Before the storm, it looked like this:
Hunt Supply and Gold Electric Tattoo across the alley are something of neighborhood secrets. You need to know to walk up the alley behind Beyond the Edge to find them, or what’s left of them now. The front side of Gold Electric once had a really fun mural, now shattered in the wake of the storm.
I never blogged about it, nor learned the artist, because I was waiting to get a “clean” picture of the other Gold Electric mural, a memorial to founder Mike Fite. Employee cars were always parked in front of it. Sadly, on the night of the tornado, one was still there and was seriously damaged.
Not so secret was the “Do the Dew” mural by Eastside Murals on the old Family Dollar, just steps away from Gold Electric Tattoo. The building was probably slated for demolition and “mixed-use” development, but it was still a shock to see such a bright and colorful wall collapse, along with the rest of the building. Look close at the rubble and you can see a section of the mural.
The alley between Main and Woodland has also been for some time a place filled with art. Almost all of it is by the UH graffiti crew. It included well-madegraffiti tags, trippy caricatures, and even a surreal sky. The surreal sky, which I dubbed “Panda Sky,” had already been damaged by construction, but now just a slip of it is left. The hypnotic “Under Hypnosis,” of which the word “under” has collapsed, is by the artist Sterbo.
One of the most devastating losses is a work that first appeared on this blog in a piece called “A True Survivor.” No, it’s not a mural, but it’s still a work of art that has been part of the eastside’s image for decades. The Weiss Liquor sign crumbled in the storm and with it a lot of history.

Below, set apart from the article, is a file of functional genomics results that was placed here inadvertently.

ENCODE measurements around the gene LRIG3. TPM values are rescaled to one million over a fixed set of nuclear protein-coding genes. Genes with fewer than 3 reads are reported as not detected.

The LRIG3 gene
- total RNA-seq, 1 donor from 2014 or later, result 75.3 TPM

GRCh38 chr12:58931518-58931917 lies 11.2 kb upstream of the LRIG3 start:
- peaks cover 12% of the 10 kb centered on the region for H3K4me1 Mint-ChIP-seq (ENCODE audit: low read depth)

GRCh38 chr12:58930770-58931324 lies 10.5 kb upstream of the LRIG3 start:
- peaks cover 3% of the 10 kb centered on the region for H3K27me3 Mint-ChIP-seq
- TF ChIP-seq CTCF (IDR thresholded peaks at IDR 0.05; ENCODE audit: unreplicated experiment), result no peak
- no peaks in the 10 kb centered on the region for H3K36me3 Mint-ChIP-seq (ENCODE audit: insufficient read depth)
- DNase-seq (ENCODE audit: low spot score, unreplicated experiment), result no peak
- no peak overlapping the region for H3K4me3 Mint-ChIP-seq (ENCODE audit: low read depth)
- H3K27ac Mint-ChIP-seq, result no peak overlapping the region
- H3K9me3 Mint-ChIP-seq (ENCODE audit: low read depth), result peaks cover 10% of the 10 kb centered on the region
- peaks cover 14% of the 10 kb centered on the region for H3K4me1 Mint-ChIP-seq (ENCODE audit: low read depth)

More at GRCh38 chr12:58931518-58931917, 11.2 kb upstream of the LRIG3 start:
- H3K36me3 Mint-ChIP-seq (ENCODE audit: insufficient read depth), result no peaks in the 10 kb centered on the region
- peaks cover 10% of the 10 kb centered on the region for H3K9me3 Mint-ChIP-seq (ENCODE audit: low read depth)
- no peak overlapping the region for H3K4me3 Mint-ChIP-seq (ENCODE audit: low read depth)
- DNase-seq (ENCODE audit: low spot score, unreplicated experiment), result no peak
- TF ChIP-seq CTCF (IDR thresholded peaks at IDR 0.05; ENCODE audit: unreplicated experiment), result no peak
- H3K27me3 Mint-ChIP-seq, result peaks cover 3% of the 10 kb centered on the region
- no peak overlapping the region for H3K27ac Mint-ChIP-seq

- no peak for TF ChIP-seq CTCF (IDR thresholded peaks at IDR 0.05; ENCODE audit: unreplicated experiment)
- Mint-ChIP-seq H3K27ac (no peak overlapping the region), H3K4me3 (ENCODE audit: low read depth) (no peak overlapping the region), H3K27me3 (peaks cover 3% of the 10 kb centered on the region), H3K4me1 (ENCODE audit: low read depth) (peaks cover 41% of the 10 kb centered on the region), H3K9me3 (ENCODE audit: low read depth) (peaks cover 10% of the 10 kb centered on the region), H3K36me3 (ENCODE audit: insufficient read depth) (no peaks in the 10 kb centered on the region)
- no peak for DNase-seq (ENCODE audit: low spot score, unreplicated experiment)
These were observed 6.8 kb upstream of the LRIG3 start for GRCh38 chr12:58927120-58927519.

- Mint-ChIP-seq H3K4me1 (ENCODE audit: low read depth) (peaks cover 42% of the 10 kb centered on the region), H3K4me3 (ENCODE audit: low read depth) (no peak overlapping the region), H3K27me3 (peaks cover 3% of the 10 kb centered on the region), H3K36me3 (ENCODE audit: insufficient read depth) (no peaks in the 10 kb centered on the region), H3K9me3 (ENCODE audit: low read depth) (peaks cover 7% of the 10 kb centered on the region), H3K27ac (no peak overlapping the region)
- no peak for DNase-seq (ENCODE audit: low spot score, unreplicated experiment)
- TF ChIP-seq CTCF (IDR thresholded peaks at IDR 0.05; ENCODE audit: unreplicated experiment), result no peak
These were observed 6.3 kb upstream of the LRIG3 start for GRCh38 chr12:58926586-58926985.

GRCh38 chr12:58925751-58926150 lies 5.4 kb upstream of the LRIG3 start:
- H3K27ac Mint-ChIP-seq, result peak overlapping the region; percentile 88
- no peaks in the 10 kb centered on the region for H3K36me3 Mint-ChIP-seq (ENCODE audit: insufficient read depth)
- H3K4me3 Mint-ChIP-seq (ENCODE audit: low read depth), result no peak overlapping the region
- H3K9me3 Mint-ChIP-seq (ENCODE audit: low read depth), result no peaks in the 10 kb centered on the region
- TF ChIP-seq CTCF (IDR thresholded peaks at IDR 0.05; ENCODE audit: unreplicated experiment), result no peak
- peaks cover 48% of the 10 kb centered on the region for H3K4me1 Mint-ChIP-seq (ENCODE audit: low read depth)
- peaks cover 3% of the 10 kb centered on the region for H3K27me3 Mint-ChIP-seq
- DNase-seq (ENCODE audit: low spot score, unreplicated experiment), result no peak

Right behind this building is another piece I never got around to blogging about, in part because it had been partially painted over by another piece I’ve only tangentially blogged about, the giant concert mural by Jason Galaz on the back of Crying Wolf. A fence painted by someone who’s signature I never figured out was partially painted over with a list of concert performers by Galaz. Regardless, the fence collapsed.
A more total loss was a large piece of art about art. The facade of Jerry’s Aratama had been covered in art by Hannah Holgate and Marshall Hall, right down to the parking lot itself. The parking lot art is fine, including the signs, but the facade of the building collapsed, largely destroying the mural.
Two more total losses are found in the alley behind Smith and Lentz Brewing. There was a lovely, bizarre fence by Andee Rudloff and Max Grimm that belonged to the house behind Smith and Lentz. Only a single post remained when I checked on it Wednesday. And on the backside of Smith and Lentz was another Eastside Murals piece I never blogged about, I think because it didn’t seem too public behind the bar’s fence, now ripped down by the storm. You can see what it looked like intact on Eastside’s Instagram page.
The featured mural of the eagle at the start of this post is by Kim Radford and lies on the east wall of Elite Bonding. I never got around to writing about it because I was saving it for a patriotic holiday. (While it’s relatively intact, the work Radford did on the other side of the building is largely gone, the wall having collapsed. Here’s what the eagle looked like undamaged.) I suppose there’s a lesson to be learned about impermanence and not assuming everything will always be what you expect. Another example of this is the East Nashville “EN” murals, which are sponsored by Chamber East. I’ve never put one on the blog for some reason. The one by Troy Duff at Burger Up is intact, but given the state of the building, it’s hard to say if it will last.